The problem with "money" is that it enjoys insatiable demand, creating the potential for extraordinarily dangerous Bubbles. "Whatever it takes" has deeply perverted market structure across the globe. Myriad risks have been inflated and totally distorted. Today's market view holds that central bankers will not tolerate a crisis. Perceived risk remains extraordinarily low, as illustrated by Friday's closing VIX price of 11.99. But true underlying risk is sky high and rising - market, economic, policy, political and geopolitical. Market structure and global imbalances, among others, are accidents in the making.

When this Bubble bursts, there will be no new source of "money" sufficient to fuel the next round of reflation. It's sovereign debt and central bank Credit for the duration. In the meantime, loose monetary policy will continue to accommodate an unprecedented expansion of government borrowings. As EM is now recognizing, the market mechanism for disciplining profligate borrowers doesn't function until it's too late. While the global Bubble falters at the periphery (Brazilian real down 4.7% this week!), boom-time excesses run unabated at the core.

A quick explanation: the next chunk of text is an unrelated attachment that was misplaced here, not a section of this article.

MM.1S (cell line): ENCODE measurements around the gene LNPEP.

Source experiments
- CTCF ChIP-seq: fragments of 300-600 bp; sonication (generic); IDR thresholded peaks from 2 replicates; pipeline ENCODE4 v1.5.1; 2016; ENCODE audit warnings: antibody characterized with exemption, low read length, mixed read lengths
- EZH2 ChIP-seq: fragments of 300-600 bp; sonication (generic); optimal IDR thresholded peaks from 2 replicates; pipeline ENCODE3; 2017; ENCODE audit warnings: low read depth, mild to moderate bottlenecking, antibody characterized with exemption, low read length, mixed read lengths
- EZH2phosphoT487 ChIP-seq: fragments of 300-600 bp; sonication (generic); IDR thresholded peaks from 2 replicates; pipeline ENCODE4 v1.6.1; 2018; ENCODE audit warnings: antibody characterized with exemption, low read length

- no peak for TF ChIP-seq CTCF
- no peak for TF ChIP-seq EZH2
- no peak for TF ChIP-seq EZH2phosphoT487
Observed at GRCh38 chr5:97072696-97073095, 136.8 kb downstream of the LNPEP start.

Powell: "Whatever the cause, in the run-up to the past two recessions, destabilizing excesses appeared mainly in financial markets rather than in inflation. Thus, risk management suggests looking beyond inflation for signs of excesses."

A risk management approach would be working to extricate extreme central bank "activism" from the markets. Financial markets should stand on their own; the market mechanism needs to be operable. But rates, once again, remain too accommodative. Moreover, this is no time to be reminiscing about Alan Greenspan or trumpeting "whatever it takes." A missed opportunity Chairman Powell - and an important one at that.


The Unseen Risk in the Booming Loan Market